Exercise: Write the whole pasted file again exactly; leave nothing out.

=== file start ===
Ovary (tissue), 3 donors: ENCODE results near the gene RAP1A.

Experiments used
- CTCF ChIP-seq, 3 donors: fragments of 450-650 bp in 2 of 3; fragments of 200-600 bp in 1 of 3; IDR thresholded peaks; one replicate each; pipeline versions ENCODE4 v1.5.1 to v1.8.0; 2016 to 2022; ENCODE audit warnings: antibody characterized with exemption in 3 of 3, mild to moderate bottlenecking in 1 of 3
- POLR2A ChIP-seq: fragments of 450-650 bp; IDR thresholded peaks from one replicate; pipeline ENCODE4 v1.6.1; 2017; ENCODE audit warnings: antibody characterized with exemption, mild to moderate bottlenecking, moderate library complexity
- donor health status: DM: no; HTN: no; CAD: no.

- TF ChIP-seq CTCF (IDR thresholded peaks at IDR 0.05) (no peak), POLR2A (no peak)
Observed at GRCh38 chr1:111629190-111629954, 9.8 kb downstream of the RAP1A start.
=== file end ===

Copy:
Ovary (tissue), 3 donors: ENCODE results near the gene RAP1A.

Experiments used
- CTCF ChIP-seq, 3 donors: fragments of 450-650 bp in 2 of 3; fragments of 200-600 bp in 1 of 3; IDR thresholded peaks; one replicate each; pipeline versions ENCODE4 v1.5.1 to v1.8.0; 2016 to 2022; ENCODE audit warnings: antibody characterized with exemption in 3 of 3, mild to moderate bottlenecking in 1 of 3
- POLR2A ChIP-seq: fragments of 450-650 bp; IDR thresholded peaks from one replicate; pipeline ENCODE4 v1.6.1; 2017; ENCODE audit warnings: antibody characterized with exemption, mild to moderate bottlenecking, moderate library complexity
- donor health status: DM: no; HTN: no; CAD: no.

- TF ChIP-seq CTCF (IDR thresholded peaks at IDR 0.05) (no peak), POLR2A (no peak)
Observed at GRCh38 chr1:111629190-111629954, 9.8 kb downstream of the RAP1A start.